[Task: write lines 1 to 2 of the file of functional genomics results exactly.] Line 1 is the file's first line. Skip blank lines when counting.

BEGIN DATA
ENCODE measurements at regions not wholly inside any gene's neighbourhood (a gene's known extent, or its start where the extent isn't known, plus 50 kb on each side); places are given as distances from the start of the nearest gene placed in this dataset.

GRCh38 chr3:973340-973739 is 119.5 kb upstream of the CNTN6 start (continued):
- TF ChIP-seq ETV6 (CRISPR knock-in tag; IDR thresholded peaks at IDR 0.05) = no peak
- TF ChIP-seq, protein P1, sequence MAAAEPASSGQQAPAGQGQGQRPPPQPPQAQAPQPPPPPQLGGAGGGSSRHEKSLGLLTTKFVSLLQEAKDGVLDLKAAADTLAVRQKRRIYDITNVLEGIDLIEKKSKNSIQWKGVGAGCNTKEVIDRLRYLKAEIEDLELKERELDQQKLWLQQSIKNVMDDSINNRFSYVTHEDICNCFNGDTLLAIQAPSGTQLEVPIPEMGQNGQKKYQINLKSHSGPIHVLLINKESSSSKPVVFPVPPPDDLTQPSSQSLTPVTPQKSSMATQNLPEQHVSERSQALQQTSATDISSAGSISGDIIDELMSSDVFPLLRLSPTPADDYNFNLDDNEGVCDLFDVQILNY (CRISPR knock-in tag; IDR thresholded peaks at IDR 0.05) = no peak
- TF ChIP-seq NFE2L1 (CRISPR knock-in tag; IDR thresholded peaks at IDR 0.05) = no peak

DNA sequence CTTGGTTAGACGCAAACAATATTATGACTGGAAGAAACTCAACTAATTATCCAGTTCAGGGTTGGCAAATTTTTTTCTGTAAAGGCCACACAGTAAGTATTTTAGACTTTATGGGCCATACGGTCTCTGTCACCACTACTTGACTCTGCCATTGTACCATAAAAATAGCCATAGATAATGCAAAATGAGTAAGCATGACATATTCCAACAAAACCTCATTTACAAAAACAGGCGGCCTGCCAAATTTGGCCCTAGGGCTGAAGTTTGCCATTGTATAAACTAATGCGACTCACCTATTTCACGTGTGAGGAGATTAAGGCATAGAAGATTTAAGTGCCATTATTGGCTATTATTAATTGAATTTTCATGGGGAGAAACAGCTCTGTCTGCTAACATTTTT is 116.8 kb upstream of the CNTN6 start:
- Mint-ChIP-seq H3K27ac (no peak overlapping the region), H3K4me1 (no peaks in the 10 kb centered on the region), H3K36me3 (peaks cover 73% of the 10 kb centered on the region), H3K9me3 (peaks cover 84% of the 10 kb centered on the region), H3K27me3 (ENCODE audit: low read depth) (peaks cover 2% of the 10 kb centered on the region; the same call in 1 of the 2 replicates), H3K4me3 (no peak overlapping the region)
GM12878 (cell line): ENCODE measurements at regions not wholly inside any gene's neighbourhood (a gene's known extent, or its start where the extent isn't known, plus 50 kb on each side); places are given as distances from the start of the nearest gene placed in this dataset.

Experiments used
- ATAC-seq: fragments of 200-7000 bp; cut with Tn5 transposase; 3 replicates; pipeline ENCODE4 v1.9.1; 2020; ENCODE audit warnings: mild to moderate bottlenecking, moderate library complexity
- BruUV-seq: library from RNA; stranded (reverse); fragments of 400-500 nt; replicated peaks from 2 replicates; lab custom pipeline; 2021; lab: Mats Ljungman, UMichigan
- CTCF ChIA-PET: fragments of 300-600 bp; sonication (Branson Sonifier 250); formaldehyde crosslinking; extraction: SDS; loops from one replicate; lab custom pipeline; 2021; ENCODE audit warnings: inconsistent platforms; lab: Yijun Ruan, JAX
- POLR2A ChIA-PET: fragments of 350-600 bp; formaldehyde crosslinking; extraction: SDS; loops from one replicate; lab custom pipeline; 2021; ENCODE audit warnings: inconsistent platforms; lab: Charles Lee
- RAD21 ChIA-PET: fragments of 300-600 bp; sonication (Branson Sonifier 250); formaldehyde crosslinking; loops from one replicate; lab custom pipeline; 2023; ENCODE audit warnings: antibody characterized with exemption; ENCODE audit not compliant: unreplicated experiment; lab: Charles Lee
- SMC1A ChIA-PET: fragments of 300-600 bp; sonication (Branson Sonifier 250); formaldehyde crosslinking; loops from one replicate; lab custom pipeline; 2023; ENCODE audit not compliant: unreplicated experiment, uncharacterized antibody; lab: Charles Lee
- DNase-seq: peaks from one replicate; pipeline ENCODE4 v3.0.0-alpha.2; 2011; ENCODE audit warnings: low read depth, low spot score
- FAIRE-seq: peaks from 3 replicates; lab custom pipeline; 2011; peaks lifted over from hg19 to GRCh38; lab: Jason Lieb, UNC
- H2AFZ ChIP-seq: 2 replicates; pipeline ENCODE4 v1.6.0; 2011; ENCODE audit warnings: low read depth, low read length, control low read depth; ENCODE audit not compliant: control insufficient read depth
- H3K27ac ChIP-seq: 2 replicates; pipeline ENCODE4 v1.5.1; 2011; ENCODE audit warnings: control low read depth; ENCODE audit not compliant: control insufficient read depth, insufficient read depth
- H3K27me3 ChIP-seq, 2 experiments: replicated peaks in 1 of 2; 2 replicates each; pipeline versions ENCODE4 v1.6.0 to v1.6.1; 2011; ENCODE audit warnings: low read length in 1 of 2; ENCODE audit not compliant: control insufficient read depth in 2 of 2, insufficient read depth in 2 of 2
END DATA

ENCODE measurements at regions not wholly inside any gene's neighbourhood (a gene's known extent, or its start where the extent isn't known, plus 50 kb on each side); places are given as distances from the start of the nearest gene placed in this dataset.

GRCh38 chr3:973340-973739 is 119.5 kb upstream of the CNTN6 start (continued):